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Factors associated with changes in hospitalisation in patients prescribed clozapine

Research output: Contribution to journalArticle

Original languageEnglish
Pages (from-to)819-825
Number of pages7
JournalJournal of psychopharmacology (Oxford, England)
Issue number8
Early online date19 Apr 2016
Publication statusPublished - Aug 2016

King's Authors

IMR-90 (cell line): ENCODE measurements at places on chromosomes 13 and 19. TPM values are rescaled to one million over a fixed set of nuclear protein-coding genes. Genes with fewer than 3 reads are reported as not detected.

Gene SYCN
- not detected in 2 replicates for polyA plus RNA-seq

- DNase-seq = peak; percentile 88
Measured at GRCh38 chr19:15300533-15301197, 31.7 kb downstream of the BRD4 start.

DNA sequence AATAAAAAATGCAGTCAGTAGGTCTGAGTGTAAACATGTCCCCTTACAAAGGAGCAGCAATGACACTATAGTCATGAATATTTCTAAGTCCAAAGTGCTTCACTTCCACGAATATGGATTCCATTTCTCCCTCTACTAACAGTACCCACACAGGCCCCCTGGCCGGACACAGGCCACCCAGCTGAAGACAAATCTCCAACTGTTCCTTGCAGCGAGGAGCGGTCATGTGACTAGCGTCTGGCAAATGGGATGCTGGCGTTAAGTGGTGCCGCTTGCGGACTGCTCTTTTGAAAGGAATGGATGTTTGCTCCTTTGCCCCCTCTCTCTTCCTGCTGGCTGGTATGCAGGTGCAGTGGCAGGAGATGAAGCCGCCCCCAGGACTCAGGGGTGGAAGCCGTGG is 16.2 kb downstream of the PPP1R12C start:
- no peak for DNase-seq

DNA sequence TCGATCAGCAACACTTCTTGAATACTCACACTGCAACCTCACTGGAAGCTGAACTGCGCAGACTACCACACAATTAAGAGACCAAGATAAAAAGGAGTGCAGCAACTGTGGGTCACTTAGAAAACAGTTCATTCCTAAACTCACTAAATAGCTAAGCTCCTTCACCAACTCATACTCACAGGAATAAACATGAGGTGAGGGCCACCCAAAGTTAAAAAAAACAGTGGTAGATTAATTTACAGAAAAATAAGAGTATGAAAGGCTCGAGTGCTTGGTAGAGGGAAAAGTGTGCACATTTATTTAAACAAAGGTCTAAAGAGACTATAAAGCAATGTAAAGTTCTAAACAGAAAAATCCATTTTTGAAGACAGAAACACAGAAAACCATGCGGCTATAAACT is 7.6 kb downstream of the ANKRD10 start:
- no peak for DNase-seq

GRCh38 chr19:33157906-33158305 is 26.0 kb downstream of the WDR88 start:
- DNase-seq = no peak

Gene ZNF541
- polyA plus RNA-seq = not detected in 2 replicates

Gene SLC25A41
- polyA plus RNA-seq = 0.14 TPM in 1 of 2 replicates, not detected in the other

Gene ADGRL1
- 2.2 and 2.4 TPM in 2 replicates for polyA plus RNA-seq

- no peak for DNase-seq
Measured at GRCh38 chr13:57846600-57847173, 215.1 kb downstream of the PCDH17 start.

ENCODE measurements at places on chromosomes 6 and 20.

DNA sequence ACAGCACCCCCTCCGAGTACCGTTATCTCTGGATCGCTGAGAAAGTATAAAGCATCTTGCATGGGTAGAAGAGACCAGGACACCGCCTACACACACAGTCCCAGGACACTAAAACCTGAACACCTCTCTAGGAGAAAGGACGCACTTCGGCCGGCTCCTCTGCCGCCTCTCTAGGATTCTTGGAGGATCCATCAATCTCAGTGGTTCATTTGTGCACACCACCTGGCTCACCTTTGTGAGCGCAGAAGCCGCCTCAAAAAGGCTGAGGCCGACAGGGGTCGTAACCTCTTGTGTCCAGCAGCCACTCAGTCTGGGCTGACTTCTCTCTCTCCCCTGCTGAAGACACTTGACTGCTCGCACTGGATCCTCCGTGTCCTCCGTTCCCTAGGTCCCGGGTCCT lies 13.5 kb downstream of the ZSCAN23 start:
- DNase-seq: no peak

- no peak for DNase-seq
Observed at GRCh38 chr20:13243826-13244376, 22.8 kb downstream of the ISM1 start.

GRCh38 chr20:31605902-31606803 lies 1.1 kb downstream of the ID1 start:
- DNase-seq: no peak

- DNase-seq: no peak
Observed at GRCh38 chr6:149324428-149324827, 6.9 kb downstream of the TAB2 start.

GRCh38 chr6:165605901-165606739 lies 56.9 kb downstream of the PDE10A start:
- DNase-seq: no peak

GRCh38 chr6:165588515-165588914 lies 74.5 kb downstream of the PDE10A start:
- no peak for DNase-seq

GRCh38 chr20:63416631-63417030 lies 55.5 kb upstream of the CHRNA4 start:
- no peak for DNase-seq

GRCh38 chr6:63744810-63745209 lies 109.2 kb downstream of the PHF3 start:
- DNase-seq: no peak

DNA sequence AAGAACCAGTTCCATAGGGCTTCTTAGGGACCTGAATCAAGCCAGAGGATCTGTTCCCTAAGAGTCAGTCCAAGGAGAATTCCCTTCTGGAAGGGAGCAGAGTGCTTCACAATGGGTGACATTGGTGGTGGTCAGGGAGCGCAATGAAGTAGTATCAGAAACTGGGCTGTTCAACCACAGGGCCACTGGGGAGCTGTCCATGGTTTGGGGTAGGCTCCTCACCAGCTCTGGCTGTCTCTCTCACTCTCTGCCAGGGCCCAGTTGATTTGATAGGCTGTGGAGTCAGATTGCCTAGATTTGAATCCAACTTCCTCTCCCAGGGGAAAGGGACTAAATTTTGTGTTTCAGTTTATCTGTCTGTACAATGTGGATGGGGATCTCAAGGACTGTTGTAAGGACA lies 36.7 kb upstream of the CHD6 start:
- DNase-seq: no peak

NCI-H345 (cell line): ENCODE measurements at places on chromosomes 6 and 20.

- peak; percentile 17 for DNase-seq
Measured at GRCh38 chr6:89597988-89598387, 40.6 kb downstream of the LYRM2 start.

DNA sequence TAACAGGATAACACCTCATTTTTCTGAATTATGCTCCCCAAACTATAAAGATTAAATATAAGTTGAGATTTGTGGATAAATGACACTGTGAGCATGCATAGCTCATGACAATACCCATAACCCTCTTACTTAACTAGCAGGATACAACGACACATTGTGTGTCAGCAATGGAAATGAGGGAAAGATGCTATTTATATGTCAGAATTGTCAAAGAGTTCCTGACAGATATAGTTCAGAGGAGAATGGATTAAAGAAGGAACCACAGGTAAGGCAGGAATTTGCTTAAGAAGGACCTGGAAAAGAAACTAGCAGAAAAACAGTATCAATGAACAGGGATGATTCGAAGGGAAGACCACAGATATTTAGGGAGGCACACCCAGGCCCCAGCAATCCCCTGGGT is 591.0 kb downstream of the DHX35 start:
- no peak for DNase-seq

Objective: The objective of this study was to examine whether delays in clozapine treatment affect outcomes once clozapine is started and identify factors that affect these outcomes. Method: Patients starting clozapine in a four year period at South London and the Maudsley NHS Foundation Trust were included. Clinical details were gathered from clinical notes. Primary outcome was net change in inpatient admissions comparing the periods before and after clozapine was started. Results: There was no significant association between the length of clozapine delay (mean clozapine delay = 3.93 years) and number or length of inpatient admissions once clozapine had been started (mean net change in days of admission = 16.74 days), F value = 0.901, p = 0.345. Clozapine reduced the total number of bed days per year, but only if treatment was continued - stopping resulted in inpatient admissions returning to pre-clozapine levels. Younger patients had a greater reduction in bed days when taking clozapine (p = 0.027). Conclusion: Clozapine reduces the number of inpatient days, regardless of the chronicity of the illness at the time clozapine was started. Continued compliance with clozapine is necessary to maintain this benefit. Reduction in bed days is greater in younger patients, suggesting early initiation of clozapine may be beneficial.

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